Read the full story from the University of Toronto Scarborough.
When it comes to plastics polluting our water, it’s not just the world’s oceans we need to worry about says U of T assistant professor Chelsea Rochman.
“The contamination in the Great Lakes and other bodies of freshwater from plastics and microplastics is ubiquitous,” says Rochman, whose lab focuses on the fate of plastic debris and its associated chemical contaminants.
She points to published research, in addition to work in her lab and with colleagues, that finds the concentrations of plastics in areas of the Great Lakes are equal to or greater than those reported in the ocean. Their work in Lake Ontario, Lake Superior and Lake Huron has also found microplastics (particles five millimetres and smaller) in nearly all fish collected.
Read the full story from the International Atomic Energy Agency.
Farmers in Argentina, Brazil, India, Indonesia, Kenya and Uruguay are increasing crop yields and enhancing the fertility and quality of the soil in an environmentally friendly, cost-effective way – thanks to the results of an IAEA coordinated research project recently concluded in collaboration with the Food and Agriculture Organization of the United Nations (FAO).
Read the full story in Corn & Soybean Digest.
The data on saving soil and protecting water quality is clear. Conservation practices work. However, they take time and money, and other priorities can get in the way. The Root River Field to Stream Partnership gathered data, but more importantly, it engaged with growers and encouraged conversations among growers that led to positive changes.
Read the full story in AgWeek.
CRP is a federal program that pays landowners to take environmentally sensitive land out of production, with the land planted to grass and other vegetation. CRP contracts are for either 10 to 15 years — and the land potentially can be re-enrolled — so the vegetation typically is in place for many years.
That complicates returning the land to crop production. The no-longer-desired vegetative cover needs to be destroyed or removed, which requires both time and money. Weeds or insects or both can pose special problems. Often, over time, the land has become rough or bumpy, increasing the difficulty of planting and harvesting it. And soil nutrients, especially nitrogen, which is crucial to plant growth, usually are low and need to be replenished.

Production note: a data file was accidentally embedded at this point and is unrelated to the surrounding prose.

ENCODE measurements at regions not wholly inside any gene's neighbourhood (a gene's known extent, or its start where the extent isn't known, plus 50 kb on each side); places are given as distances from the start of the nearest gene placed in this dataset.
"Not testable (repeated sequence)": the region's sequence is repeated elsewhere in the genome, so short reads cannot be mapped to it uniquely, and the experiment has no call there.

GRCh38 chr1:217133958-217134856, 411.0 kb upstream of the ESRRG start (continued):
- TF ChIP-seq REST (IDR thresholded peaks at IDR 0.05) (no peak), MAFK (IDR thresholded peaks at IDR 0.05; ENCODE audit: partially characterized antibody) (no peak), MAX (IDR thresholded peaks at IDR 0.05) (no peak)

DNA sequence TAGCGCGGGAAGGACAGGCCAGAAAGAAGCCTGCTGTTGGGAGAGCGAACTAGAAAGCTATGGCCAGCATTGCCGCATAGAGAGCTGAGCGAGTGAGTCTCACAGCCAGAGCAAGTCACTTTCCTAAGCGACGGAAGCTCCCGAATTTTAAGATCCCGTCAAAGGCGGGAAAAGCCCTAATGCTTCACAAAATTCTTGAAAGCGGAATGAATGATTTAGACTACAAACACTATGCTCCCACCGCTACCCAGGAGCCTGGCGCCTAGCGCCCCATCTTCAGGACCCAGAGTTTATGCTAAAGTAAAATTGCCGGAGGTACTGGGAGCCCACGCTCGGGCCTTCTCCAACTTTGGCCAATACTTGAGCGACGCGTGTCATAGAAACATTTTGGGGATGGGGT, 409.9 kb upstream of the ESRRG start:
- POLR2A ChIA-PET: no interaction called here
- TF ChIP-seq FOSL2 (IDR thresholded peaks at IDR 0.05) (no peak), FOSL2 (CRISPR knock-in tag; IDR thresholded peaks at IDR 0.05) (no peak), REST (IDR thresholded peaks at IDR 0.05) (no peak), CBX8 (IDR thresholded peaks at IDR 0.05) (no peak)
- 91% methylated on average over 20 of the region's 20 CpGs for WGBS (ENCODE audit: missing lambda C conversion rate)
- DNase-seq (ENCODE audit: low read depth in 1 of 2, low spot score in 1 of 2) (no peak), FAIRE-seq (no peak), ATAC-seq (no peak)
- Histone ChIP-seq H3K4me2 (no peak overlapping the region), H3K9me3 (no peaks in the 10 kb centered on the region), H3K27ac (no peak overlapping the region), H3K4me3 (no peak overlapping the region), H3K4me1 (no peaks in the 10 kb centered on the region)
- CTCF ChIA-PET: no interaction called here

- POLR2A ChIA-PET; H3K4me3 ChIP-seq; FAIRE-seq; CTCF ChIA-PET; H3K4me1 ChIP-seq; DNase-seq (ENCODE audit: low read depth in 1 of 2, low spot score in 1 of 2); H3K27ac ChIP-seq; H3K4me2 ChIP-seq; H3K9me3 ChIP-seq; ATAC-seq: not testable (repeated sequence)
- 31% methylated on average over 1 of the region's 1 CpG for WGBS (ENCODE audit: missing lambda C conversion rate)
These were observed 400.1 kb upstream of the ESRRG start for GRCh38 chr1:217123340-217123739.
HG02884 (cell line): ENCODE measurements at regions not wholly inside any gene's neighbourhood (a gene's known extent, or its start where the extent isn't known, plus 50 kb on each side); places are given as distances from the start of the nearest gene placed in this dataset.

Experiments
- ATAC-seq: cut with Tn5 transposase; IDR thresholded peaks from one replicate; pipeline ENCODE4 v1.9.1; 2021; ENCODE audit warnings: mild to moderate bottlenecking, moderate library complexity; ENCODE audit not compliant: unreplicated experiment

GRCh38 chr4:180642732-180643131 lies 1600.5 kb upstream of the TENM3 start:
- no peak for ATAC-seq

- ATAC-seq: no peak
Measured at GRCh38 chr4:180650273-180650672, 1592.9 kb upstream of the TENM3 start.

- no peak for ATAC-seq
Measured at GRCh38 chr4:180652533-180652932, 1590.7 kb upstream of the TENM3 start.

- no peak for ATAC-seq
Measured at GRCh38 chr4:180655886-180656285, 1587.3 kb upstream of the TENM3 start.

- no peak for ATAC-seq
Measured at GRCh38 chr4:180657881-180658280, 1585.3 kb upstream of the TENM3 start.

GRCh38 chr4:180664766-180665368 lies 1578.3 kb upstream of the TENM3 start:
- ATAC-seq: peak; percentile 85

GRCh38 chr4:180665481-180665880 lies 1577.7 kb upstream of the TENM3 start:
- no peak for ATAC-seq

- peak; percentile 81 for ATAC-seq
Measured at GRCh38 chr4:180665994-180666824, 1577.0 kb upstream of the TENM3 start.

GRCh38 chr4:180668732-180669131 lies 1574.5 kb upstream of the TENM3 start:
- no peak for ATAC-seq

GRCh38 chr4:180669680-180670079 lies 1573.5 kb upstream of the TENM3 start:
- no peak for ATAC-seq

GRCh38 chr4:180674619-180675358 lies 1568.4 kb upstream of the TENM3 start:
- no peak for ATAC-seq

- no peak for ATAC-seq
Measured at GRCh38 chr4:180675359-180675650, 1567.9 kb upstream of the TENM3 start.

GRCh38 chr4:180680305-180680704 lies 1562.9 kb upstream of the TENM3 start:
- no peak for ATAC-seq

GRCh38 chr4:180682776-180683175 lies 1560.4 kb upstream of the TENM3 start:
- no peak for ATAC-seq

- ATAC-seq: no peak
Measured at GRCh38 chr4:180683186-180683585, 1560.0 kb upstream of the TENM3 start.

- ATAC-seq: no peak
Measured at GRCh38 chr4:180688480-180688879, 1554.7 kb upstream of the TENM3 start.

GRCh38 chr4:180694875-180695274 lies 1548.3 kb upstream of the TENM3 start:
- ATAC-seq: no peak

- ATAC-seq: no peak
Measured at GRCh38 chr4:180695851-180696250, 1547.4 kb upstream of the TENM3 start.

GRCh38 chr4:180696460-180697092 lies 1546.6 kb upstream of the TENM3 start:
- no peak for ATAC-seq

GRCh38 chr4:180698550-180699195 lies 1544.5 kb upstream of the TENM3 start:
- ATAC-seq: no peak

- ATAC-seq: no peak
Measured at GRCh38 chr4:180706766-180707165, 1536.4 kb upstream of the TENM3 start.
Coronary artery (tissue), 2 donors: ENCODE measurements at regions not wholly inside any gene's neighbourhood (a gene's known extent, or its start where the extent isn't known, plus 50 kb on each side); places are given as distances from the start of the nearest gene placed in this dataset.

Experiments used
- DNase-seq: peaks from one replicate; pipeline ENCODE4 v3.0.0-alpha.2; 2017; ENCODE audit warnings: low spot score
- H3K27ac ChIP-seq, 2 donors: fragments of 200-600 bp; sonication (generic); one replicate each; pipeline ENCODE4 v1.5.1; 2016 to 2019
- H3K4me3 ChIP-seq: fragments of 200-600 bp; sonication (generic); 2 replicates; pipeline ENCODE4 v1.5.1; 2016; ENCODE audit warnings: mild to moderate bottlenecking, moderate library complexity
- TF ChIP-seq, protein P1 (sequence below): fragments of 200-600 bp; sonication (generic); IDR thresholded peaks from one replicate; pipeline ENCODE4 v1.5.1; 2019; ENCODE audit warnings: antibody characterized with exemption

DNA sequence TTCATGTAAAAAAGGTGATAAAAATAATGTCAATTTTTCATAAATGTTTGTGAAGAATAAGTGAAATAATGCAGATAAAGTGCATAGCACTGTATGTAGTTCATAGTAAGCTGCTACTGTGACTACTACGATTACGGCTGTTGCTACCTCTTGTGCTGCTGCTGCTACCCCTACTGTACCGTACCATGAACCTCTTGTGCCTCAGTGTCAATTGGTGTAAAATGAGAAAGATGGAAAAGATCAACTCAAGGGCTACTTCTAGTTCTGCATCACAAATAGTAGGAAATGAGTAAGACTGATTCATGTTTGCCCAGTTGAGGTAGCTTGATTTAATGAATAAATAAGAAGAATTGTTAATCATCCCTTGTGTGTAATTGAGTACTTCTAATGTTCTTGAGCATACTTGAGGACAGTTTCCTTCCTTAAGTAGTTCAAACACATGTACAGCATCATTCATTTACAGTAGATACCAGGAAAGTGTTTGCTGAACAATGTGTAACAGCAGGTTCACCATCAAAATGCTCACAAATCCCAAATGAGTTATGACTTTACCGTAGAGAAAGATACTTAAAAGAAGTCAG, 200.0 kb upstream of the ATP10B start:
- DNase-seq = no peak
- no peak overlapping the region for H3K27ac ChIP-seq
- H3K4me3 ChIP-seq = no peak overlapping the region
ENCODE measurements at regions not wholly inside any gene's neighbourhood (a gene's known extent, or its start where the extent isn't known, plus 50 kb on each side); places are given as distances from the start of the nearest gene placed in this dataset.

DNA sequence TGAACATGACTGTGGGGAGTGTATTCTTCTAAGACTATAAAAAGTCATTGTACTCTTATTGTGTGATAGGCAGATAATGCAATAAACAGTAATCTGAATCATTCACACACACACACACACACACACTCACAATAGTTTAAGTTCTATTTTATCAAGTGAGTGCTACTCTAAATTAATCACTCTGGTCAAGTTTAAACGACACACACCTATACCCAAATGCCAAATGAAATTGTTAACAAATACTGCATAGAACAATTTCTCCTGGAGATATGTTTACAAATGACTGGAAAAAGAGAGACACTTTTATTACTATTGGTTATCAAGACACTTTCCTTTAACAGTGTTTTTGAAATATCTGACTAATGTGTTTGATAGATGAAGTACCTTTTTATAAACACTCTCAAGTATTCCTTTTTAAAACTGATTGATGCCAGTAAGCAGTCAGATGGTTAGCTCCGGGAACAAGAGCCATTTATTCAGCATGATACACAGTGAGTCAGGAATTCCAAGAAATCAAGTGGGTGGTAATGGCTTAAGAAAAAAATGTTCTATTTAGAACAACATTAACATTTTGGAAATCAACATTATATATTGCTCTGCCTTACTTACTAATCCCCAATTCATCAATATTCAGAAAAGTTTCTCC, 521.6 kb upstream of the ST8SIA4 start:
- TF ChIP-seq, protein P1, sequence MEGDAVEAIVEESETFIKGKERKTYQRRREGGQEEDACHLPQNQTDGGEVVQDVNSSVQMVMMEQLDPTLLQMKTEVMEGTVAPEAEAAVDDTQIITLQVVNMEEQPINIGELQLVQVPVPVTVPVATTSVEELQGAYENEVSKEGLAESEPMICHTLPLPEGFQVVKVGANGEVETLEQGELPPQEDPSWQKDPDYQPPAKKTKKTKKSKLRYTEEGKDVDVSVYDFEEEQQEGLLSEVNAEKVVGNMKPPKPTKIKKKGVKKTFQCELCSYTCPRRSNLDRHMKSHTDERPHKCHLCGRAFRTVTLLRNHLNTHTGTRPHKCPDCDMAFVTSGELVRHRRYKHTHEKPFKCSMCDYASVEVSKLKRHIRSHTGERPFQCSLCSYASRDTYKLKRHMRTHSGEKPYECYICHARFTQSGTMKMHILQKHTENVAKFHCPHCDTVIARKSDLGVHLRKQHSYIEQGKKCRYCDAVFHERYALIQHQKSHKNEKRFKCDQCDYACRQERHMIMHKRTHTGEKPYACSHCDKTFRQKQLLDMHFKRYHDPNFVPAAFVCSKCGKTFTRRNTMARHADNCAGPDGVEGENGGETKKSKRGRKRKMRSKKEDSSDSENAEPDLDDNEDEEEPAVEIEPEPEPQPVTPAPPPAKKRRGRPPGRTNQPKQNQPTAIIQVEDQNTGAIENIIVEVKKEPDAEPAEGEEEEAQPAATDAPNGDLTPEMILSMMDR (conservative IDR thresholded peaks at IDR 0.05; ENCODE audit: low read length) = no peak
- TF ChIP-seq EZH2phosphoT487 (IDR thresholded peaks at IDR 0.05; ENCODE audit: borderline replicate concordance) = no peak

Read the full story at IdeaStream.
Since 2011, Ohio has spent more than $3 billion on efforts to solve Lake Erie’s harmful algal bloom problem. Yet the majority of the money isn’t going to projects that stop algal blooms at the source.
Read the full story at Science Daily.
Stormwater retention ponds, a ubiquitous feature in urban landscapes, are not a significant source of climate-warming nitrous oxide emissions, a new study finds. Nitrous oxide is a potent greenhouse gas that contributes to global warming and destroys stratospheric ozone. Previous studies suggested stormwater ponds might be a problematic source of the gas, since they produce it as a by-product of the denitrification process that removes excess nitrogen from urban runoff.
Read the full story from the United Nations.
Halting deforestation, managing forests sustainably, restoring degraded forests and adding to worldwide tree cover all require actions to avoid potentially damaging consequences for the planet and its people, according to the State of the World’s Forests 2018, referred to as SOFO 2018.
Read the full story at Phys.org.
University of Canterbury research has led to eight recommendations on how New Zealanders can help increase the benefits they reap from large-scale native restorations located on private land.
Read the full post at Science 2.0.
Replacing fallow lands with cover crops in order to increase the levels of carbon and soil nitrogen also enhances its quality and mitigates nitrate leaching in an agricultural land, according to a new analysis.